Kraeutler added that enterprise customers often have special requirements for which Genesys does not have a native solution. The AppFoundry provides a marketplace where customers and channel partners can find solutions that meet these needs and are specifically designed to integrate with one of the Genesys platforms. All AppFoundry listings can be purchased through Genesys or directly from the partner.

Genesys has also just released Premium Client Applications for PureCloud, which make using third-party applications as simple as going to the AppFoundry website, executing the purchase, and clicking to deploy the software. This is a big time-saver for major corporations since they do not have to go through the sometimes arduous process for approving a new vendor. Kraeutler sums it up this way: “For our customers, the Genesys AppFoundry reduces time to value.”

Advantages to Development Partners and Sponsors

The primary advantage to development partners is expanded market reach. The searchable listing on the marketplace offers access to hundreds and sometimes thousands of potential customers. And unlike the bland directory listings offered by traditional PBX/ACD manufacturers, application marketplace sponsors may proactively promote partner offerings. For Genesys, the AppFoundry has its own marketing arm. The Genesys AppFoundry marketing team offers marketing packages and helps partners launch digital campaigns geared to the marketing calendar.

The compensation system is structured in a way that incentivizes all players to rely on the app marketplace to close sales. For the sponsor’s sales team, solutions provided by marketplace partners can prove critical to closing large enterprise sales. The salesman can reply, “Yes, we can do that.” According to Kraeutler, about 20% of the traffic to their AppFoundry is from Genesys sales reps, searching for applications to solve customer problems.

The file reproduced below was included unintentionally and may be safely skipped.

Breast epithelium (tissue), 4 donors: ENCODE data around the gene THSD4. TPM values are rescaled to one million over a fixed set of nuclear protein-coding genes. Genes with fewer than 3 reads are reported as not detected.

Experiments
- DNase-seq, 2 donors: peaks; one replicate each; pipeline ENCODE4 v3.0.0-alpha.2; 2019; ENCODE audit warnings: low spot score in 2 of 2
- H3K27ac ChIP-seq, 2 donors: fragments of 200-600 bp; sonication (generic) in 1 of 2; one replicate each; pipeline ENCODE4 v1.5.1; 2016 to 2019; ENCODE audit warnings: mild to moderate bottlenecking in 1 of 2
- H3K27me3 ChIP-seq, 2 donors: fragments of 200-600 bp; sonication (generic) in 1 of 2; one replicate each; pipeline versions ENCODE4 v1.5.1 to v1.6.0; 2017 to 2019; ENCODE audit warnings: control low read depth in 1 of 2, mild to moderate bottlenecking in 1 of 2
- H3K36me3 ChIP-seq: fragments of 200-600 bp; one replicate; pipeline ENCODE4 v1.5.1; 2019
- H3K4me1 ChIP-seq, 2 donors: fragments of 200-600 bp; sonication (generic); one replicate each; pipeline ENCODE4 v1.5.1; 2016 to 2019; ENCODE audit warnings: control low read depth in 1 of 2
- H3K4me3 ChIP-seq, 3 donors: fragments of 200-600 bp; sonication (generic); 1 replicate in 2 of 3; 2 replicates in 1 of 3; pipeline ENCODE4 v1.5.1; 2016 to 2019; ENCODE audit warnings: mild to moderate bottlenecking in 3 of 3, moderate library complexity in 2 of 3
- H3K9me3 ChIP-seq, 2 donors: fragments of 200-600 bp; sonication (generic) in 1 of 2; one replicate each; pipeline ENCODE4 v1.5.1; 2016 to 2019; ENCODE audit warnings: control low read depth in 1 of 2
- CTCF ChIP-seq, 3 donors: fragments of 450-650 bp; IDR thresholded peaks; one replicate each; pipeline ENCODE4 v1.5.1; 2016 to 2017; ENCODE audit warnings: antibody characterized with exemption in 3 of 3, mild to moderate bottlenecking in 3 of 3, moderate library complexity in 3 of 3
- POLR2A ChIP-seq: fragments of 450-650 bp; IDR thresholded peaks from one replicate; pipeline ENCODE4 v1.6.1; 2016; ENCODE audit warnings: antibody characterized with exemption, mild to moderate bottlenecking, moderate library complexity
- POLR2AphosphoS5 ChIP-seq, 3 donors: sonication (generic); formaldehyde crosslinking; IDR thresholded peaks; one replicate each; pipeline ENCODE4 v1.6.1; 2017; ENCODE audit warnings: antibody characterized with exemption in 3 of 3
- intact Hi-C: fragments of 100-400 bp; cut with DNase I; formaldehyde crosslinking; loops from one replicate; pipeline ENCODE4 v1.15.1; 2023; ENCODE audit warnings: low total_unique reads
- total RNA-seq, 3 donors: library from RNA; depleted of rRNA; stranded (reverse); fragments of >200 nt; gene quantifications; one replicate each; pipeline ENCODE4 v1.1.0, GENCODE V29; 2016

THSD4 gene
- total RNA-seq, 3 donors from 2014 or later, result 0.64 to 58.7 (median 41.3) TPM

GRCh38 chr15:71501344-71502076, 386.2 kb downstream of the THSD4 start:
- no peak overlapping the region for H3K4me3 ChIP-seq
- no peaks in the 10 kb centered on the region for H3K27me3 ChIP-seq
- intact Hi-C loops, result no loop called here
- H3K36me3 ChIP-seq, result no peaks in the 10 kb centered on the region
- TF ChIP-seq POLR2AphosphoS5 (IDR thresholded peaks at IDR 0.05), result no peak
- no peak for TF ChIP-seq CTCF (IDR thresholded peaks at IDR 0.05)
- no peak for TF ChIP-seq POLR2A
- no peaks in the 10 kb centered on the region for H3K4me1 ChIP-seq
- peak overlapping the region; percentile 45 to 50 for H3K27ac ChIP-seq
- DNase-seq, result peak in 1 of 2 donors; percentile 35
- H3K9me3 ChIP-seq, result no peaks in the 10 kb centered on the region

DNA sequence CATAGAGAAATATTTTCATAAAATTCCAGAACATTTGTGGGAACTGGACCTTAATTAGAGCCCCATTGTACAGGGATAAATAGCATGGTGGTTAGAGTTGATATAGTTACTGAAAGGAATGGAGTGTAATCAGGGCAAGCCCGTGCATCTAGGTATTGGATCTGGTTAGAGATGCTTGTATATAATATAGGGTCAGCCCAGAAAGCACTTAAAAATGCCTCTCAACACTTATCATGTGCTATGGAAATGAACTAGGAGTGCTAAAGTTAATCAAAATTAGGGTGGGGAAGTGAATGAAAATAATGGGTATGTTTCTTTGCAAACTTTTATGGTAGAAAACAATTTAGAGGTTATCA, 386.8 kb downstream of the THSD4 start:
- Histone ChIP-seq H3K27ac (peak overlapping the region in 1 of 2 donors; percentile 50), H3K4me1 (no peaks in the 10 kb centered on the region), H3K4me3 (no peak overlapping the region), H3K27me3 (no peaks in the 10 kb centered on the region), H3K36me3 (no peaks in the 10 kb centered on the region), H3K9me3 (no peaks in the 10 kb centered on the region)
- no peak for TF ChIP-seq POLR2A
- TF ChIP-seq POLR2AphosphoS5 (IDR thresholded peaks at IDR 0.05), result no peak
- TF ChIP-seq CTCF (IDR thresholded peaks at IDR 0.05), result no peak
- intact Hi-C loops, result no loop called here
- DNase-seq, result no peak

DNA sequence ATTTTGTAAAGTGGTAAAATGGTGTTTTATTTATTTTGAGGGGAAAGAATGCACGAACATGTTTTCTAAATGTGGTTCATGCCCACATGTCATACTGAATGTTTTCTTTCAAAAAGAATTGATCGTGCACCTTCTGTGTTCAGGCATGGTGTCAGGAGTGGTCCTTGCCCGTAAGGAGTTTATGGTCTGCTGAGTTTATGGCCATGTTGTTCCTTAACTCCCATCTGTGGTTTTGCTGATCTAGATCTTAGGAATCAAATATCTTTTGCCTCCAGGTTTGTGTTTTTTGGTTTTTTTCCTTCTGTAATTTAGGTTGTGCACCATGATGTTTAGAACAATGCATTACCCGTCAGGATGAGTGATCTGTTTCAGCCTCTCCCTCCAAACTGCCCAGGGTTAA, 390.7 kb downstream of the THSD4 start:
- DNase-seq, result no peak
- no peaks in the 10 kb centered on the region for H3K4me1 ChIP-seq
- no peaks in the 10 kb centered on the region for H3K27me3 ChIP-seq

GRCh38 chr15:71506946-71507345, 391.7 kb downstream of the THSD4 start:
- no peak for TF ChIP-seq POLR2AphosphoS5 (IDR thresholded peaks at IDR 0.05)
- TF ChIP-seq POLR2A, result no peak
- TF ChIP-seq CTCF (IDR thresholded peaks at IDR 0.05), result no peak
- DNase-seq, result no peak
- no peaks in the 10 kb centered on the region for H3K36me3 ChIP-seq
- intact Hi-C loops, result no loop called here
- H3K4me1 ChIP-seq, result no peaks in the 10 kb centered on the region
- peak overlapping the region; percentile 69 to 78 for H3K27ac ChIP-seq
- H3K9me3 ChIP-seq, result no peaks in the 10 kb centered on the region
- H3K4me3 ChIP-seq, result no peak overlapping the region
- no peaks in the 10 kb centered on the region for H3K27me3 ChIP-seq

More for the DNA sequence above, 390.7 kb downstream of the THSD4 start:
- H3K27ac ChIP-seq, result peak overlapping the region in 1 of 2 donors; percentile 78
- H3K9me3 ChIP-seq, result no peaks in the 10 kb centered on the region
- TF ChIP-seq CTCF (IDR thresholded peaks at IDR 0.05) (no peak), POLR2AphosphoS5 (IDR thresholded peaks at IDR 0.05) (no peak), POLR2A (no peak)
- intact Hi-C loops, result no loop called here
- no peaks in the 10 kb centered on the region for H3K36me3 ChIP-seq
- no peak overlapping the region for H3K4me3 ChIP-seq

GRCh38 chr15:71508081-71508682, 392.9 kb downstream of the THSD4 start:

Graham Allen of NICE inContact explained that, through their long history of working with partners, starting with the inContact Ecosystem (”ICE”) program, they learned how to create a referral business driving a robust ecosystem marketplace. Matt Holloway from IMImobile, a NICE inContact CXexchange partner, pointed out that development partners and sponsors build stronger ties as a result of working together. Long-lasting relationships develop between sponsor and partner technical personnel and between partner owners and corporate executives. Relationships also develop among the partners themselves. They meet at conferences and sponsored events and get to know each other’s strengths, which sometimes leads to joint proposals or subcontracting arrangements.

Finally, faster innovation is a very important benefit to both partners and their sponsors. According to Allen, “Faster innovation is one of the top benefits that our development partners deliver to NICE inContact customers.”

Where to From Here?

Marketplaces have been around for as long as people engaged in commerce. Primitive bazaars sprouted up around 3000 BC. The common thread behind the colorful vendor stalls we still see today and sophisticated e-commerce sites such as Amazon.com is the desire to reduce customer effort. It’s simply a lot easier to do all your shopping in one place.

In the contact center space, we expect to see the most activity with CCaaS providers. In addition to inContact, Talkdesk and Twillo also have mature exchange marketplaces. These providers crave “stickiness.” They don’t want their customers to wander off to another provider that may offer similar services at a lower price. For this reason they choose to expand their service offerings. A first step, which several have followed, is to form an OEM relationship with a workforce optimization vendor.

The addition of WFO functionality expands platform providers’ offerings to include all the basics but this still leaves fast-growing niches such as mobility, messaging, analytics, agent workstations, consulting services and reporting. That’s where app exchanges fit in. Primarily because it makes so much sense at multiple levels we can expect the popularity of contact center marketplaces to continue to grow.

Dick Bucci

Dick Bucci

Dick Bucci is Chief Analyst at Pelorus Associates, which provides market research and consulting services to the contact center industry.